It's the same circle, same dirt and same chalk ring at the East Islip softball field. But instead of peering up at the intimidating 6-foot-plus frame of graduated starter Megan Sweezy, opponents will have to look a little lower this season. About 10 inches lower.
"I don't think people expect a lot from me," said senior Rachel Dell'Orto who is trying to fill Sweezy's spikes in 2010. "They know she's gone. And I don't think there'll be any confusion, I'm a lot shorter than her."
What Dell'Orto may lack in stature, she certainly makes up for in grit and confidence. She joins a quartet of first-year starters in Suffolk County who are trying to shrug off the performances of last year's stars and build their own reputations: Dell'Orto for Sweezy at East Islip, senior Lisa Quinn taking over for Nicole Flint at Brentwood, junior Taylor Webb replacing Chelsea Shea at West Babylon and junior Erin Caputo in the unenviable position of following Olivia Galati at St. John the Baptist.
Their predecessors racked up honors almost as quickly as victories and strikeouts. Three of them had been state champions, Sweezy was last year's large schools pitcher of the year.
But the mantra among the new pitchers is the same: This is a different year.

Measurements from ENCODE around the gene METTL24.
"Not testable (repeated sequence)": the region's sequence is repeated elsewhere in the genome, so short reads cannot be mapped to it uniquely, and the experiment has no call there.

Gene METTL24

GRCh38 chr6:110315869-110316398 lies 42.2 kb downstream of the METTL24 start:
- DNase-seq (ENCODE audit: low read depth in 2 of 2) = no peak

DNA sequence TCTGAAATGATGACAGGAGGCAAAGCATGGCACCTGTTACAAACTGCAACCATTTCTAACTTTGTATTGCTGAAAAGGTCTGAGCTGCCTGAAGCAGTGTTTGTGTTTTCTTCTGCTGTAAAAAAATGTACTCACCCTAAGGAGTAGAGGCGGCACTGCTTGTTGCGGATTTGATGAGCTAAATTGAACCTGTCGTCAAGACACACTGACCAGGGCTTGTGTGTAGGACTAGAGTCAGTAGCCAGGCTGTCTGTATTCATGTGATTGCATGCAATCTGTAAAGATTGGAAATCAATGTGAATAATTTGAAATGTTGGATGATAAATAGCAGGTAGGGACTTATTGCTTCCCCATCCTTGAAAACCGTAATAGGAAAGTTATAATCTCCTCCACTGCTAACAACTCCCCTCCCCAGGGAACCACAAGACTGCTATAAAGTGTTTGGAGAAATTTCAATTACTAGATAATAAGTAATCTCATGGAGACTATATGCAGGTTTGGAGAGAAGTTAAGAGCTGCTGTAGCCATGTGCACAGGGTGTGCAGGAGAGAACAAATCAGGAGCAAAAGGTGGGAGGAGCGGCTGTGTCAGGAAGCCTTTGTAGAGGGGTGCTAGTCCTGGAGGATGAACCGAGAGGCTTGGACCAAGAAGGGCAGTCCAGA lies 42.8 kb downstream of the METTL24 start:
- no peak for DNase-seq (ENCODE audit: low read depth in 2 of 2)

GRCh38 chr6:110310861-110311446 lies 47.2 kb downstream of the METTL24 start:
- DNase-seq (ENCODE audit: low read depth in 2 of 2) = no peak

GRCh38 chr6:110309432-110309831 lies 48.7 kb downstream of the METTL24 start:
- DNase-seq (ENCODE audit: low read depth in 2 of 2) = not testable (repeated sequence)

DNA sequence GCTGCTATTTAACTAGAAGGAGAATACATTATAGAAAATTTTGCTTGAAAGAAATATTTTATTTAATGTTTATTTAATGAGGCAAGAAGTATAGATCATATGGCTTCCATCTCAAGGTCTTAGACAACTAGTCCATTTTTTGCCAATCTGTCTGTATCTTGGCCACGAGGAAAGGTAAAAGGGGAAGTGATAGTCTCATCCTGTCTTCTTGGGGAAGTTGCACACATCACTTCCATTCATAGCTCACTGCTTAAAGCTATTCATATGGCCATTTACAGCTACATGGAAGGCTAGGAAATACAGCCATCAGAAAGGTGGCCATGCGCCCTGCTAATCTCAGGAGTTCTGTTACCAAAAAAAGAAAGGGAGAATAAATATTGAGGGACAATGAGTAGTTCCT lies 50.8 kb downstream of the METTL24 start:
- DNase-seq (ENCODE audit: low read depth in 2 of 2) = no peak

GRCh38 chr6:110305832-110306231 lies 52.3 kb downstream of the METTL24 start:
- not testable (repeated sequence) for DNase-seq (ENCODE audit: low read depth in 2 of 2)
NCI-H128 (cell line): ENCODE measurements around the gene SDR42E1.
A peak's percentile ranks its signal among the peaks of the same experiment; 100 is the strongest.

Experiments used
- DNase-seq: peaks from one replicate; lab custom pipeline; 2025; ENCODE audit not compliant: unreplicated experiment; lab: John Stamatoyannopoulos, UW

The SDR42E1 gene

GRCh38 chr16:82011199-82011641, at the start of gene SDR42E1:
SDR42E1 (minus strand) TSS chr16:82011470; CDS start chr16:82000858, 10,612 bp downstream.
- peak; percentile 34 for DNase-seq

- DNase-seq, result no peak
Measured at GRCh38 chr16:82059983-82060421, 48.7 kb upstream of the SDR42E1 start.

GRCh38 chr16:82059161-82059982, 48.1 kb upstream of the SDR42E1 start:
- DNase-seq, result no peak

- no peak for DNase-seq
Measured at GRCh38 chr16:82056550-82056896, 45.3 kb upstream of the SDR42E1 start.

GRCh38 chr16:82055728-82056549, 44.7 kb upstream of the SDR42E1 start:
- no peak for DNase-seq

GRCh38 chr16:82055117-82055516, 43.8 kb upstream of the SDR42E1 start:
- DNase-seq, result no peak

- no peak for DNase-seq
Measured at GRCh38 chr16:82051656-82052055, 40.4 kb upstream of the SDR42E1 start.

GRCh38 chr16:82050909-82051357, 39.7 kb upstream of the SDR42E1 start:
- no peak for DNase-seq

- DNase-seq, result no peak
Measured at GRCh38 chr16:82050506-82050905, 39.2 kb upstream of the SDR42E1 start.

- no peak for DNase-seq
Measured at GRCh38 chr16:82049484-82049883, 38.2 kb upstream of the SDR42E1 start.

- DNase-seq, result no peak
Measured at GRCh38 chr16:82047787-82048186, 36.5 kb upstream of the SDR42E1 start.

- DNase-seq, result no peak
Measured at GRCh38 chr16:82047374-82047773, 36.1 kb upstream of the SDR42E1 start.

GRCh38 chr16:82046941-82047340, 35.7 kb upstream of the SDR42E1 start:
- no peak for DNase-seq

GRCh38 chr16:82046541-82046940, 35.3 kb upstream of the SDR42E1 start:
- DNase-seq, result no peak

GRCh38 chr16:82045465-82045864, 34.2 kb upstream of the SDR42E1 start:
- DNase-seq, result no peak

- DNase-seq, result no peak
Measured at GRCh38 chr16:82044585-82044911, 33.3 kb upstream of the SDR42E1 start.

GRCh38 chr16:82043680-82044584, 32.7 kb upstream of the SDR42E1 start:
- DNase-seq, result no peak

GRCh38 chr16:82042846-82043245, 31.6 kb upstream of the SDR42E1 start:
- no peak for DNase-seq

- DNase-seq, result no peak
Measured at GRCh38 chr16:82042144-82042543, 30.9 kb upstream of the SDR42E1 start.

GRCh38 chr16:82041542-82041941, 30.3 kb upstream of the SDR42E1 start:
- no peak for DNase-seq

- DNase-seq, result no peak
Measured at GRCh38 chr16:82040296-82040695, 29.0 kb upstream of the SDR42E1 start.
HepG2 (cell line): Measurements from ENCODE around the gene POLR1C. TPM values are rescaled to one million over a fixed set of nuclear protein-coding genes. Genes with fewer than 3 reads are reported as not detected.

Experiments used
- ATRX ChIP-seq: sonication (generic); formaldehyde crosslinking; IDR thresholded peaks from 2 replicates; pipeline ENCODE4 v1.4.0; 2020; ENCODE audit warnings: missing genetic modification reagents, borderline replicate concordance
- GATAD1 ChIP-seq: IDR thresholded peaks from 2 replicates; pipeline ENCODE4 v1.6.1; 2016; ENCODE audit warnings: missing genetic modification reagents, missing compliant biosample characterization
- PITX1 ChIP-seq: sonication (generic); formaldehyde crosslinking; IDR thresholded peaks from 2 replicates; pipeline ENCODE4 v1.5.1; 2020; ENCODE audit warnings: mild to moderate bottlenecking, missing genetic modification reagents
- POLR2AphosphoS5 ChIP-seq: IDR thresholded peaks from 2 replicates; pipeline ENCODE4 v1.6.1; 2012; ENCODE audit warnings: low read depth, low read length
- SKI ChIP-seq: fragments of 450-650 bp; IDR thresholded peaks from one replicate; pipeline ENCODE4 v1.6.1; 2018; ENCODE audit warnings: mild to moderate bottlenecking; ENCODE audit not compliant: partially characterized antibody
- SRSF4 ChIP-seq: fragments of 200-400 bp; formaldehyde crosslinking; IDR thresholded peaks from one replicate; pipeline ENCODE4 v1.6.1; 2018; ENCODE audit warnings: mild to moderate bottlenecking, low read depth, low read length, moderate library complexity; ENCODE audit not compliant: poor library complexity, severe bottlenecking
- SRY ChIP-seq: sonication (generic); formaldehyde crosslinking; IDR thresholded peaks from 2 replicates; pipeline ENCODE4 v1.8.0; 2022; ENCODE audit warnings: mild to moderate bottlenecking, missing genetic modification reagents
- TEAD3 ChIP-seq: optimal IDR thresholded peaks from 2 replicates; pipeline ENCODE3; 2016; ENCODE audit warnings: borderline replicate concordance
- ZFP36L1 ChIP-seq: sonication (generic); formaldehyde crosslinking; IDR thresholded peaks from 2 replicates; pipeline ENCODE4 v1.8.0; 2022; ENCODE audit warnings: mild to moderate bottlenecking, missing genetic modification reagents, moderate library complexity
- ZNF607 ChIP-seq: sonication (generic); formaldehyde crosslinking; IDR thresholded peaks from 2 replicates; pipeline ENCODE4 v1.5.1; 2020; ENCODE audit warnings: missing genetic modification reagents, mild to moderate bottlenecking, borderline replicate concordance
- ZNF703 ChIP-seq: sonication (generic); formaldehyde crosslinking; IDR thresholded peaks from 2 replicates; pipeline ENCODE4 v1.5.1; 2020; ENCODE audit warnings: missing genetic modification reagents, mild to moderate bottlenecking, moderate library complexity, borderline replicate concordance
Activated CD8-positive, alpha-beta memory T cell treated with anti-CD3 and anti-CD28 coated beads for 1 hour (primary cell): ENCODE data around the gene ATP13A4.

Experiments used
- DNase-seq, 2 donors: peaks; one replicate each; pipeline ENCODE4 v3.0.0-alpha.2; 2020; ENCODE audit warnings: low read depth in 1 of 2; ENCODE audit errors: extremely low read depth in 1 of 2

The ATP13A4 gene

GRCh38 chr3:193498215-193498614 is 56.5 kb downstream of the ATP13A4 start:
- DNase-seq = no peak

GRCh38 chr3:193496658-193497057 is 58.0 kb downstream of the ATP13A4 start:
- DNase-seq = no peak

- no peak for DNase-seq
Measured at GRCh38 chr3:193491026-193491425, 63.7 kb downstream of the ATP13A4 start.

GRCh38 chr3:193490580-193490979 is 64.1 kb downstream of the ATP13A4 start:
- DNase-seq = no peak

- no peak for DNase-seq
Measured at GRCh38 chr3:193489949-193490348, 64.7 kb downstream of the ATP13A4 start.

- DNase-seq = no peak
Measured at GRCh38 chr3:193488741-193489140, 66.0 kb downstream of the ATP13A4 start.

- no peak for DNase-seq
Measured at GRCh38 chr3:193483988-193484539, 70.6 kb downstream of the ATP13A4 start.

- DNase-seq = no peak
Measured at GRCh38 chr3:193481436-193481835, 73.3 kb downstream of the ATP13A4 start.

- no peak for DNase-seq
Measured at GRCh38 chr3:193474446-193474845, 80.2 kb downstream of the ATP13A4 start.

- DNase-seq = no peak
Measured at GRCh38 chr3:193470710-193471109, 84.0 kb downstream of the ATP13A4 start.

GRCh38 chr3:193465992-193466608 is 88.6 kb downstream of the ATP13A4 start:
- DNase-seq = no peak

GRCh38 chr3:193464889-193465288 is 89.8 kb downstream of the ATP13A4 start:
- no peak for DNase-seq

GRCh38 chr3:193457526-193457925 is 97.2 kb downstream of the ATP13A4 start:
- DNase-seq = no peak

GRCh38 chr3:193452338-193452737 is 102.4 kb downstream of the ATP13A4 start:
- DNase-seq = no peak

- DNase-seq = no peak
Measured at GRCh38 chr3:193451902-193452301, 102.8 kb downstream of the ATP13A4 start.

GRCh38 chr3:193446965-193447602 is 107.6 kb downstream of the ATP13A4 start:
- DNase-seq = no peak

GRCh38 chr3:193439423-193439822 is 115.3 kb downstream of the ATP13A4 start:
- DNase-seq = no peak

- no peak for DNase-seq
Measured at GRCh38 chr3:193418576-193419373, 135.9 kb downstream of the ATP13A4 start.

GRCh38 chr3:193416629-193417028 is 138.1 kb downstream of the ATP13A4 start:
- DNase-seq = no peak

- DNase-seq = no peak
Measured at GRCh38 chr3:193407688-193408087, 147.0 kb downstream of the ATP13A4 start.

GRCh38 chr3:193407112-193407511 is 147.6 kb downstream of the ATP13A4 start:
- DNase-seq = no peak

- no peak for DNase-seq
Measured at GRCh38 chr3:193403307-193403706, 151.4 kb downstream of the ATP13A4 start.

"We're gonna miss Olivia a lot, but we're really excited about our chances this year," Caputo said. "I feel that everybody realizes that this is a new thing. Nobody's really going to be like Olivia, but with the help of my team we can still win."
Added Webb: I feel like I have huge shoes to fill. But I'm up for the challenge."
Though all of the new No. 1s have started before, either in limited regular-season action or at the junior varsity level, they still possess nowhere near the experience of some of their longer tenured peers at other schools. That's the drawback to having your position blocked by the best. Though, there is also a benefit to that situation: learning from them.
"Olivia always helped me through afterwards," said Caputo, who was 5-0 in five starts last season. "If I had a bad day she was always the one to step up and help me out. I know that I'll be calling Olivia after most of the games this year and telling her how I did and she'll help me."
Webb said she appreciated the mechanical adjustments Shea aided her with last season, helping her fix minute flaws in her delivery that sometimes even a coach couldn't pick up on.
"For example, if I was releasing the ball too early or stepping too early, she would tell me, 'Look at yourself, snap your wrist, realize your timing, adjust your fastball,'" Webb said. "Little things, but the littlest things were the best."
But despite the confidence, and the feeling that their apprenticeship was an invaluable experience, there is still the pressure.
Quinn started her season on the junior varsity last year, but was called up to the varsity just in time to watch Flint lead Brentwood to a state championship.
"Oh boy, pressure," she said. "I feel like people are going to compare me to her, because I'm not as good as her. Because she was a really good pitcher, one of the best ones out there.
"But I'll just keep my head up. We'll all be working as a team and I'll just try to block it all out and stay focused."
It's the same dirt and chalk ring at four softball fields in Suffolk. Same grass and same expectations. And if the new girls in the circle have learned anything in the past year, it could be the same results.